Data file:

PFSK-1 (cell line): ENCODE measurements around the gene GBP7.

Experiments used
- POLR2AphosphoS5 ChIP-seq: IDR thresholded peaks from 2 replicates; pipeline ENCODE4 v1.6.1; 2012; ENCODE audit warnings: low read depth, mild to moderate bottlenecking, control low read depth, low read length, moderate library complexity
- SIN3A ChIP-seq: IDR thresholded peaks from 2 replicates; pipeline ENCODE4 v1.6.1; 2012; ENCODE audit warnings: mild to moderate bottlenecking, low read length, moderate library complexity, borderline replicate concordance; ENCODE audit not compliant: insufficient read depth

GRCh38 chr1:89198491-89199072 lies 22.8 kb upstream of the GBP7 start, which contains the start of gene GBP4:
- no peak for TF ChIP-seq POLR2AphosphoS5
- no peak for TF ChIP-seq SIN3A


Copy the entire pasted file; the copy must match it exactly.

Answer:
PFSK-1 (cell line): ENCODE measurements around the gene GBP7.

Experiments used
- POLR2AphosphoS5 ChIP-seq: IDR thresholded peaks from 2 replicates; pipeline ENCODE4 v1.6.1; 2012; ENCODE audit warnings: low read depth, mild to moderate bottlenecking, control low read depth, low read length, moderate library complexity
- SIN3A ChIP-seq: IDR thresholded peaks from 2 replicates; pipeline ENCODE4 v1.6.1; 2012; ENCODE audit warnings: mild to moderate bottlenecking, low read length, moderate library complexity, borderline replicate concordance; ENCODE audit not compliant: insufficient read depth

GRCh38 chr1:89198491-89199072 lies 22.8 kb upstream of the GBP7 start, which contains the start of gene GBP4:
- no peak for TF ChIP-seq POLR2AphosphoS5
- no peak for TF ChIP-seq SIN3A